Trying to preserve or teach birth language is one way to help adopted children connect with their heritage. Although we struggled just with English for quite a long time with Sunshine, we are now trying to teach all the kids as much Chinese Mandarin as we can, with the hope that maybe one day they’ll be bilingual. We’ll needs lots of help at some point in the future, but for now, we’re working on simple children’s songs (which will be in an upcoming post!) and vocabulary. There are endless possibilities available out there nowadays for language learning! You can learn anything you want on apps, including tons of different foreign languages. I love that there is such a variety of Mandarin Chinese apps for kids. If you are serious about your children learning Mandarin, you’ll need more than just a few apps. But they are surely a great way to get your children started. I spent some time reviewing just a few of the many Chinese apps available – these are arranged from my most favorite to least favorite.
#1 – Kids Learn Mandarin – This is by far my most favorite app. It’s free at first and a bit pricey to download the whole app, but oh boy the $12.99 is worth it. It teaches fruits, veggies, body parts, colors, shapes, animals, family members, occupations, things around the home, eating and drinking. I can’t say enough good things about all of the different games available for reinforcement. There are so many different things to do, it could literally entertain a child for hours!
#2 – Ricki & Jacky – This one is really fun, although a bit limited compared to Kids Learn Mandarin. It is free at first, with a $3.99 download to unlock everything. It teaches colors, fruits, emotions, simple action verbs, and places. Ricki & Jacky are two circus clowns that lead children through multiple circus tents, offering a few games to teach and reinforce new vocabulary. All of my kids enjoyed themselves while playing this one!
#3 – Fun Chinese – Again free at first, it’s $4.99 to unlock the entire app. It’s very fun, offering quite a large variety of games for reinforcement. It comes loaded with colors, and also teaches animals, numbers, things around the house, and transportation with the full app.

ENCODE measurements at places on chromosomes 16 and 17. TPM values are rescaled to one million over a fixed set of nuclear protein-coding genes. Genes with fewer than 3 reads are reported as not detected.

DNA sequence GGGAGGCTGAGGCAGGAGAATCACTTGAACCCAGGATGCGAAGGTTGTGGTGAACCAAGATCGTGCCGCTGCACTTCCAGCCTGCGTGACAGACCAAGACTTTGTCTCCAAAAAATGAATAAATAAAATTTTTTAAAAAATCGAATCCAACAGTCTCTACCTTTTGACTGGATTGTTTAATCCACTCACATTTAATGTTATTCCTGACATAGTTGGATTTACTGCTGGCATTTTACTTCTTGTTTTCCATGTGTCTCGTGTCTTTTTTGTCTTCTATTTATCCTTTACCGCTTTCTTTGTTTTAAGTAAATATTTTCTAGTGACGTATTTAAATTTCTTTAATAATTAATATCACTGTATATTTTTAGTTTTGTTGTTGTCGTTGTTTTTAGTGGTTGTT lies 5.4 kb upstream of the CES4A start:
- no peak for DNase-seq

#4 – Chinese Flashcards – Free at first, but for $0.99 to unlock the whole app, you can’t beat this one. If your child prefers to skip all the games and just learn the vocabulary, these flashcards may be the way to go. It teaches animals, transportation, verbs, around the house, numbers, shapes, colors, weather, musical instruments, food, fruit, and veggies. Being a visual learner, I do wish the app showed the pinyin so I could read the words. But if your child is a good auditory imitator, you’re set!
#5 – LinguPinguin – This one comes loaded with animals and transportation with the free download, and then a $1.99 upgrade gets you everything else. It’s cute and interactive and my kids had fun playing it. I think it’s worth the $1.99 for all that it offers!
#6 – Penyo Pal – This one is more difficult and probably suited for older children. I didn’t spend the money to upgrade past the included foods section, but it’s great for recognizing Chinese characters if your children are interested in that. It’s a little hard to follow at first, but you can catch on quickly.
#7 – Princesses Learn Chinese – I suppose the name of this one might limit this game to girls only, but it’s still cute. It’s a free download and includes the story of Snow White. The app can narrate the story, which includes a bit of Mandarin thrown in. You can also purchase other stories for $1.99 each. It’s a cute idea, but I’m not sure how much Mandarin can be learned with it. There are a few games too, but none that really kept my children’s interest. It’s certainly worth the free download of Snow White to check it out though.
#8 – KidsChinese – I’m not sure how this app has so many glowing reviews. This is a free app that comes with one short animation of little bean people having a conversation. After that, you have to pay $0.99 for each additional video you want to download. The audio lags behind the video, which is frustrating when trying to read the English subtitles. I could recognize some of the words, but I couldn’t follow along with the conversation. I am not sure how anyone could learn a foreign language this way, but maybe I am missing something.
There are so many more possibilities for Mandarin Chinese apps. I chose to review just a few of them, but I definitely think there are some big winners in this list. I’m sure there are many other equally great apps available, but hopefully my reviews will get you started! If you already use any apps, please comment and let me know so I can add it to my “check it out” list. And if you are interested in learning Mandarin Chinese for yourself, there are many very good apps for adults too!